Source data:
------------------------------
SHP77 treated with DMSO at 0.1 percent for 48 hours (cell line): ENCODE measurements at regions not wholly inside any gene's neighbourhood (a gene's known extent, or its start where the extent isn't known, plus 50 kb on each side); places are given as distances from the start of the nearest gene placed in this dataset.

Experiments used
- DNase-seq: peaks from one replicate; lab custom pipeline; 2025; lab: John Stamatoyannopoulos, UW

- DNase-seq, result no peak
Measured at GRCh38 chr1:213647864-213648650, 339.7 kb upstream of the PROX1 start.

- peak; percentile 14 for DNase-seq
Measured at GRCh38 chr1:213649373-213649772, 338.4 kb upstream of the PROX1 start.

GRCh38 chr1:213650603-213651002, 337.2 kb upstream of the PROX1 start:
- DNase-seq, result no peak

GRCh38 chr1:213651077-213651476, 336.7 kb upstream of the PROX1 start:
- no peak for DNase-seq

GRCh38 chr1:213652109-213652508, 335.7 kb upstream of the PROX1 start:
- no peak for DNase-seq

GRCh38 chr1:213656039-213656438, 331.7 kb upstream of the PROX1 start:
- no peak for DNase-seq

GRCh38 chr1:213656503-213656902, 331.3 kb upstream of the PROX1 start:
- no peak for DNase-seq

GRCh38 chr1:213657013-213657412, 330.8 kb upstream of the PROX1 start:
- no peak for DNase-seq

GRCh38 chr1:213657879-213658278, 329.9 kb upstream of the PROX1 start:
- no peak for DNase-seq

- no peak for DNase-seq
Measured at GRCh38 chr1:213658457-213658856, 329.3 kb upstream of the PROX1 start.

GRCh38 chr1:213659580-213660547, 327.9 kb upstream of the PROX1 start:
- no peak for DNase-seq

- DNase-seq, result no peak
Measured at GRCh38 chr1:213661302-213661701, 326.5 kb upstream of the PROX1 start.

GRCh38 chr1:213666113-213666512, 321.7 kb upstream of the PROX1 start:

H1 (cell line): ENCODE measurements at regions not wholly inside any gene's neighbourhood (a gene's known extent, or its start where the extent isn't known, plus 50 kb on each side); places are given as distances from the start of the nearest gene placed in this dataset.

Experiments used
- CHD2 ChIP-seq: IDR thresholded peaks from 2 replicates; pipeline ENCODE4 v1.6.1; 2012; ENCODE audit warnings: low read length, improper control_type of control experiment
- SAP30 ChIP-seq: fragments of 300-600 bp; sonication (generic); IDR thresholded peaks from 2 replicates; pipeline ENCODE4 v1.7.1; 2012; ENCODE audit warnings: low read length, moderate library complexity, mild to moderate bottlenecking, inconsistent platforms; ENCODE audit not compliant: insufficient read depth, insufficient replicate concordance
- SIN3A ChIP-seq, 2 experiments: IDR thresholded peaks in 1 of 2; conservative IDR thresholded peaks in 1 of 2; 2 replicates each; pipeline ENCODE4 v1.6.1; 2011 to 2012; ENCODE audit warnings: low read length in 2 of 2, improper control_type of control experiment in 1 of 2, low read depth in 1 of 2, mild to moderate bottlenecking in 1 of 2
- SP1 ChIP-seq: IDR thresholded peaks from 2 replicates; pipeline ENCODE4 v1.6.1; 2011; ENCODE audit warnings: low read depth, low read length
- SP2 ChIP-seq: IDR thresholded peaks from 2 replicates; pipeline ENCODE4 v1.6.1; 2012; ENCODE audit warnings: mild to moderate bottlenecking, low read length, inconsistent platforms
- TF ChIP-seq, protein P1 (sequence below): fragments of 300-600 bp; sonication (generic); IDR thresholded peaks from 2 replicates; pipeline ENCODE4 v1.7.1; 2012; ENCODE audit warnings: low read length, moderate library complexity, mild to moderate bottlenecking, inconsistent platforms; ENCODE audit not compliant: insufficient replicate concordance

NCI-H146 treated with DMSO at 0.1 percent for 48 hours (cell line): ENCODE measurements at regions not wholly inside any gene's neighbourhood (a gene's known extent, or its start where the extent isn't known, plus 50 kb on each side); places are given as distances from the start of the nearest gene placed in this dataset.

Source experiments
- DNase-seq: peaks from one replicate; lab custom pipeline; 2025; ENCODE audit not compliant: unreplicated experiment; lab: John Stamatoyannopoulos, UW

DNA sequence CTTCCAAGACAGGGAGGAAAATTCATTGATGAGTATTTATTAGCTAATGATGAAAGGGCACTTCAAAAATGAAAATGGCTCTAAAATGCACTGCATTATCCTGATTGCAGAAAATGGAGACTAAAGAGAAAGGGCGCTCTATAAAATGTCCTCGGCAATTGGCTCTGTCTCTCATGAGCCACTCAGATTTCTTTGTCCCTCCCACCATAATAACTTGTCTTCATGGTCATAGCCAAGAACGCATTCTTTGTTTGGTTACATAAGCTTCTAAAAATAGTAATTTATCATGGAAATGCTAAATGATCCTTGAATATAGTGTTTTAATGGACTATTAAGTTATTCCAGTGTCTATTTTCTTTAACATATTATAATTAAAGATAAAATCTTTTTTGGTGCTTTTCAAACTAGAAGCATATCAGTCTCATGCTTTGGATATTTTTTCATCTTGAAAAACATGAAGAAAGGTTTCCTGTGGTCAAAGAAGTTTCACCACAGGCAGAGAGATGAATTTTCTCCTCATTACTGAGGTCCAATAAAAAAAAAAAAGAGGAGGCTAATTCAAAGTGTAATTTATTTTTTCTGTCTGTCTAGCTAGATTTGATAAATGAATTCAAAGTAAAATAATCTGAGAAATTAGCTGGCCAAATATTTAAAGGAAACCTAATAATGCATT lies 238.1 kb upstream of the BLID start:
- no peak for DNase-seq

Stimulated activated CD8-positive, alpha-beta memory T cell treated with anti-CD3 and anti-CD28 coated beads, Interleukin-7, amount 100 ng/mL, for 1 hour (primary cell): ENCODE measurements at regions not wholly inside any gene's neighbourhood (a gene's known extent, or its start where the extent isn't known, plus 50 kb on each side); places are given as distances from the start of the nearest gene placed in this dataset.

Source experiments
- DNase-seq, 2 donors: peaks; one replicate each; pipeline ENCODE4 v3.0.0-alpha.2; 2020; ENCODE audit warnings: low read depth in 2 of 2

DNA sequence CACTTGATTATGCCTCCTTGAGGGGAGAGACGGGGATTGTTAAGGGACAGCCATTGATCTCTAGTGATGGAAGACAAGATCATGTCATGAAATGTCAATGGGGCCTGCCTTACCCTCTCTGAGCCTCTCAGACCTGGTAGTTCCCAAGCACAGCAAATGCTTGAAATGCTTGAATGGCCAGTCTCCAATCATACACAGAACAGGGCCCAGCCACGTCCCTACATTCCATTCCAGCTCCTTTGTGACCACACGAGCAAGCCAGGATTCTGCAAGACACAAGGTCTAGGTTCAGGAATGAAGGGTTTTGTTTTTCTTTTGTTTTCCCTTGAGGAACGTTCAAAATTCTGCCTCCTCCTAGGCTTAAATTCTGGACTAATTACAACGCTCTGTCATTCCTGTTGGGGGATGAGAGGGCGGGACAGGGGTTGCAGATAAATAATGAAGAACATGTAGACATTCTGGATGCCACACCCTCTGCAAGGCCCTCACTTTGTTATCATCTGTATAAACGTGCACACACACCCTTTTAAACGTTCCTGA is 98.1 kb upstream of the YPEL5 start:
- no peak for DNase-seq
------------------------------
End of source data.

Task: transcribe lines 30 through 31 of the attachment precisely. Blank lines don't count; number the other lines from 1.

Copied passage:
Experiments used
- CHD2 ChIP-seq: IDR thresholded peaks from 2 replicates; pipeline ENCODE4 v1.6.1; 2012; ENCODE audit warnings: low read length, improper control_type of control experiment